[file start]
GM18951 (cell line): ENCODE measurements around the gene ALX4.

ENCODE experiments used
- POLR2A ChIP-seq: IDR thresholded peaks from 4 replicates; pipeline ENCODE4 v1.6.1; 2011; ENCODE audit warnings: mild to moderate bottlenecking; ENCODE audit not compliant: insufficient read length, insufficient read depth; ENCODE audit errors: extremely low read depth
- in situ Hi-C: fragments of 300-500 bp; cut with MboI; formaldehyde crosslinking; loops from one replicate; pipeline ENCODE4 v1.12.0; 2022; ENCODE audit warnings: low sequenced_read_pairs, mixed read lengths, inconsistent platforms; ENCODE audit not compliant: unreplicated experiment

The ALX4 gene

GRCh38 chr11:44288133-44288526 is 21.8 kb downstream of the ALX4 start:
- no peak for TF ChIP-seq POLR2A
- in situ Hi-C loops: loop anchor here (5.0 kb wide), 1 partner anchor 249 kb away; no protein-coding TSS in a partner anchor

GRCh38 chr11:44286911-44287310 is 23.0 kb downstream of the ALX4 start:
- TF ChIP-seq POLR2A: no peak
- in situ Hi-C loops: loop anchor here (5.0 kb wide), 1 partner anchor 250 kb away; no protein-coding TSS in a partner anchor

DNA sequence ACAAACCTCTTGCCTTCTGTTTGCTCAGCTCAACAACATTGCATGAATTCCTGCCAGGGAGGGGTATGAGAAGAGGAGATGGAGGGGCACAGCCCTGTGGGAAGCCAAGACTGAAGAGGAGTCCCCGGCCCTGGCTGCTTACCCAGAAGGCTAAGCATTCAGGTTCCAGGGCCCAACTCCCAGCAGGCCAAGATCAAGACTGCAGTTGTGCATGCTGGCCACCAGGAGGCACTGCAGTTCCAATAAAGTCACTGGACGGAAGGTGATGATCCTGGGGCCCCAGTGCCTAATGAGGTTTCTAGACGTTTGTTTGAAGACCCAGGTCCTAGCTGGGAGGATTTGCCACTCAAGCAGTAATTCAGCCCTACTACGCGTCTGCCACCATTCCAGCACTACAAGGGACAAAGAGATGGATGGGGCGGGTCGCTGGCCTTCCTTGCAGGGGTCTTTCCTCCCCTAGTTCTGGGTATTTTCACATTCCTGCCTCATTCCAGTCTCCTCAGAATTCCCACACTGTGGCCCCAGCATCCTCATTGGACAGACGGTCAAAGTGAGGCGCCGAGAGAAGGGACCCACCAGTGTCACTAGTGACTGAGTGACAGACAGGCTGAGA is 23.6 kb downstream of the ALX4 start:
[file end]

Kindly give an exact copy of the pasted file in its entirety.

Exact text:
GM18951 (cell line): ENCODE measurements around the gene ALX4.

ENCODE experiments used
- POLR2A ChIP-seq: IDR thresholded peaks from 4 replicates; pipeline ENCODE4 v1.6.1; 2011; ENCODE audit warnings: mild to moderate bottlenecking; ENCODE audit not compliant: insufficient read length, insufficient read depth; ENCODE audit errors: extremely low read depth
- in situ Hi-C: fragments of 300-500 bp; cut with MboI; formaldehyde crosslinking; loops from one replicate; pipeline ENCODE4 v1.12.0; 2022; ENCODE audit warnings: low sequenced_read_pairs, mixed read lengths, inconsistent platforms; ENCODE audit not compliant: unreplicated experiment

The ALX4 gene

GRCh38 chr11:44288133-44288526 is 21.8 kb downstream of the ALX4 start:
- no peak for TF ChIP-seq POLR2A
- in situ Hi-C loops: loop anchor here (5.0 kb wide), 1 partner anchor 249 kb away; no protein-coding TSS in a partner anchor

GRCh38 chr11:44286911-44287310 is 23.0 kb downstream of the ALX4 start:
- TF ChIP-seq POLR2A: no peak
- in situ Hi-C loops: loop anchor here (5.0 kb wide), 1 partner anchor 250 kb away; no protein-coding TSS in a partner anchor

DNA sequence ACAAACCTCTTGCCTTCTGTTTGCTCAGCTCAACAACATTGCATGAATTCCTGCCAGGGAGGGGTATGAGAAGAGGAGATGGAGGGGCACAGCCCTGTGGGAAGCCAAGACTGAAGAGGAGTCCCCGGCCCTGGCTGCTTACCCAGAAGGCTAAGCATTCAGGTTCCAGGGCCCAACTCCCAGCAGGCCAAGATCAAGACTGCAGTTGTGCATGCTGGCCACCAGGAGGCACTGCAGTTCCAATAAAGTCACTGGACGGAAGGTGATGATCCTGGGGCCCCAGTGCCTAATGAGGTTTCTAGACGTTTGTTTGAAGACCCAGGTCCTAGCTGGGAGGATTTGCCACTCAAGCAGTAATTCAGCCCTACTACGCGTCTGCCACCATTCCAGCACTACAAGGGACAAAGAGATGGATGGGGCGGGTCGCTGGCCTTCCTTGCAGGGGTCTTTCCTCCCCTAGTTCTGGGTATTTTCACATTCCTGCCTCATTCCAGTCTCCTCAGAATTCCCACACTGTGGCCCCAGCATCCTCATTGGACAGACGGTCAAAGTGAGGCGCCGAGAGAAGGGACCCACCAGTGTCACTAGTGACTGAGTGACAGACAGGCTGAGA is 23.6 kb downstream of the ALX4 start: